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Amberley Snyder

Amberley Snyder (born January 29, 1991) is a championship barrel racer. She also competed in pole bending and breakaway roping. In 2010, Snyder suffered a car crash that paralyzed her from the waist down. She overcame the injury and kept competing. In 2015, she competed at a high level when she won a fan exemption to compete at the American Rodeo. Snyder is now a motivational speaker.

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Amberley Snyder was born January 29, 1991, in California to Tina and Cory Snyder. She is the second-oldest of her five siblings, Ashley, JC, Taylor, Aubrey, and Autumn.[1]

Rodeo career[edit]

Snyder first rode a horse at 3 and began competing in rodeo barrel racing when she was 7 years old.[2] After that, she spent summer weekends barrel racing, pole bending, and breakaway roping.[3] She won the 2009 All-Around Cowgirl World Championship in the National Little Britches Rodeo Association. She was the 2009–2010 Utah State FFA President.[4]

Car crash and recovery[edit]

January 10, 2010, she was driving from Utah to the National Western Stock Show in Denver, Colorado, and didn't fasten her seat belt after a gas station stop in Rawlins, Wyoming. Less than 10 miles from the gas station, she looked down to check her map, drifted into the other lane, over-corrected, and her truck slid off the road and rolled 7 times.[5] She was thrown from the truck and slammed into a fence post, which crushed her T-12 vertebra and left her paralyzed from the waist down.[6] With the help of physical therapy, and a seat belt on her saddle, she was later able to resume riding and competing in rodeo a year and a half later.[7] She transferred from Snow College to Utah State University where she was captain of the school's National Intercollegiate Rodeo Association team.[5] She also won the Shane Drury "Nothin' But Try" scholarship in 2014.[8]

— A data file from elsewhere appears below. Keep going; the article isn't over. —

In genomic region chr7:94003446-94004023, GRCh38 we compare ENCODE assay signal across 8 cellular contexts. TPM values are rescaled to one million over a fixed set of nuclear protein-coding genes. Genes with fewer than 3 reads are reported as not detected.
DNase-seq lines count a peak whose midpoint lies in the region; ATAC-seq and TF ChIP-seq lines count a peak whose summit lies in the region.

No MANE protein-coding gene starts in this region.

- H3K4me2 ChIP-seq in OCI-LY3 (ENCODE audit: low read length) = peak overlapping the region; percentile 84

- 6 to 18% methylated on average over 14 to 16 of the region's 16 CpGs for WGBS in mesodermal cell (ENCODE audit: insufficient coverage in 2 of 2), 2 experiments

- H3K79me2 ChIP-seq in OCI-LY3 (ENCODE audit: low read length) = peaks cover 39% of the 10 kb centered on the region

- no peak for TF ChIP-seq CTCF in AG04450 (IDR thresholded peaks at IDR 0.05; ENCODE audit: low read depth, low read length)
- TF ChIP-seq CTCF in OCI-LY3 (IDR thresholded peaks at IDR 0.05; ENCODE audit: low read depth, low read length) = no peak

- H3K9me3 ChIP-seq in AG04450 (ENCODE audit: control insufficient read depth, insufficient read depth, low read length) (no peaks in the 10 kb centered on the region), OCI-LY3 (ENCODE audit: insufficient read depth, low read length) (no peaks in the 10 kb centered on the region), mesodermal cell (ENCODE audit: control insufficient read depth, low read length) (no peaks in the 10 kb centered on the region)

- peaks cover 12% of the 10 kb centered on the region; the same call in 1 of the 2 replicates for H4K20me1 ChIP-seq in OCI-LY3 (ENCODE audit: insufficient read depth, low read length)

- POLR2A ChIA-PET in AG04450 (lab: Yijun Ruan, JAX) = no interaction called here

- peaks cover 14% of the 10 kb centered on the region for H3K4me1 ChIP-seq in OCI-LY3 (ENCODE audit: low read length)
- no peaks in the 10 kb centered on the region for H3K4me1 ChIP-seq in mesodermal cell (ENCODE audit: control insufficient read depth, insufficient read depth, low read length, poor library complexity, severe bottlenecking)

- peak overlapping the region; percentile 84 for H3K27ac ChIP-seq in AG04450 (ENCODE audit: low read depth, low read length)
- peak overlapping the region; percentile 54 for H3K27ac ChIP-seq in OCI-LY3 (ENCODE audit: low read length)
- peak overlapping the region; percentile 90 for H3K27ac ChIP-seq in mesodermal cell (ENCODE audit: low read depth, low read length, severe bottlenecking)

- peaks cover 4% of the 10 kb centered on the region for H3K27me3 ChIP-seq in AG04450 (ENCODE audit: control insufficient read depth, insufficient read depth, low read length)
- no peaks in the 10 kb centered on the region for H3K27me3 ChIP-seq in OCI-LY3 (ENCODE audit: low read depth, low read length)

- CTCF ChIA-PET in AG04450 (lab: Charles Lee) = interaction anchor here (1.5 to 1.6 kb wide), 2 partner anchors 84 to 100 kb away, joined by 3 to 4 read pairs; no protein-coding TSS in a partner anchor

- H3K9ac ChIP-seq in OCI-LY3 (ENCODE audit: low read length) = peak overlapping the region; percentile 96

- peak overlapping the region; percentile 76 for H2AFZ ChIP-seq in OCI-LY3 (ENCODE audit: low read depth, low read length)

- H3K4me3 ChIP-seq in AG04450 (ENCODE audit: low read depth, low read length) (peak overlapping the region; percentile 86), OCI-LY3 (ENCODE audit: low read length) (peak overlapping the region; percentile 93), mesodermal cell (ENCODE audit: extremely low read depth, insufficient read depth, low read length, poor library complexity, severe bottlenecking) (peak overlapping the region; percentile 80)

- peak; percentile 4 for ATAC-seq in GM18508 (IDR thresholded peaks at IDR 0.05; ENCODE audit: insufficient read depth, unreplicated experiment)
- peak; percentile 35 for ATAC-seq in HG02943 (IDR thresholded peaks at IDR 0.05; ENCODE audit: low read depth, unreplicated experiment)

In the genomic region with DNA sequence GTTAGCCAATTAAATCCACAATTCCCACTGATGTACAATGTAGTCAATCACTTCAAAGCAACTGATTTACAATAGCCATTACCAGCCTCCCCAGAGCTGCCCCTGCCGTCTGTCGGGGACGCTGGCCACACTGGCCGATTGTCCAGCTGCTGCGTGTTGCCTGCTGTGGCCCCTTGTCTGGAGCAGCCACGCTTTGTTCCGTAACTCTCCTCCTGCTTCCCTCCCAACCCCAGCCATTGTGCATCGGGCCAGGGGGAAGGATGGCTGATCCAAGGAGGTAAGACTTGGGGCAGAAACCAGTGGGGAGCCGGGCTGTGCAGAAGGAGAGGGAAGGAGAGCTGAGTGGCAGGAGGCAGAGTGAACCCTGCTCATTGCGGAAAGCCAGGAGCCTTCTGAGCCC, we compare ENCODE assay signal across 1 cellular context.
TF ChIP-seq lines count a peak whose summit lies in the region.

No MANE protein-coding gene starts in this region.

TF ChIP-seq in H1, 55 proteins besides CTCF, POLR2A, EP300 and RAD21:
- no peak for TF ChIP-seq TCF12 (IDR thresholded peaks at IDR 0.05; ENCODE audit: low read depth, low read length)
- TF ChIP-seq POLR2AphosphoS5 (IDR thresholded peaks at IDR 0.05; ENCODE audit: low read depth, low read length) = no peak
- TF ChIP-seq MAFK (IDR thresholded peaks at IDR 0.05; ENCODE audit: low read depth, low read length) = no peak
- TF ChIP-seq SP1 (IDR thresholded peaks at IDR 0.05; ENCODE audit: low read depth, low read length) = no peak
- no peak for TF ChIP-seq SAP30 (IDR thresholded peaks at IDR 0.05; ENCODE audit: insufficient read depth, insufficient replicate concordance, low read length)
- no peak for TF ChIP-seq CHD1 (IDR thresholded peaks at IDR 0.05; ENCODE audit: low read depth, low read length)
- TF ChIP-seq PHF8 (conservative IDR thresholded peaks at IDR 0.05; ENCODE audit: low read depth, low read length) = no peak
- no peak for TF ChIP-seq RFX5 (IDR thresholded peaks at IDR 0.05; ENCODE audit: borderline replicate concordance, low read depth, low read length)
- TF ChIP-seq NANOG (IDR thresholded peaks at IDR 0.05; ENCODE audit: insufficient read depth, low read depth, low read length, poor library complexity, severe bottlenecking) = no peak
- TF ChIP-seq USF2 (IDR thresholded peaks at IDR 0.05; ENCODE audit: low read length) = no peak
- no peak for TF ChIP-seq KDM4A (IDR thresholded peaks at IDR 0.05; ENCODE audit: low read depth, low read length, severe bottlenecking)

In 2015, Amberley won a fan exemption[9] to compete in RFD-TV's The American Rodeo at AT&T Stadium in Arlington, Texas,[10][11] and made a time of 15.3 seconds with her horse Power, only 0.6 seconds slower than the winning time.[2] In 2016, she was in the top 5 for the Rocky Mountain Pro Rodeo Association, and she also won her Women's Professional Rodeo Association card in 2016,[7] and now competes in the RAM Wilderness Circuit.

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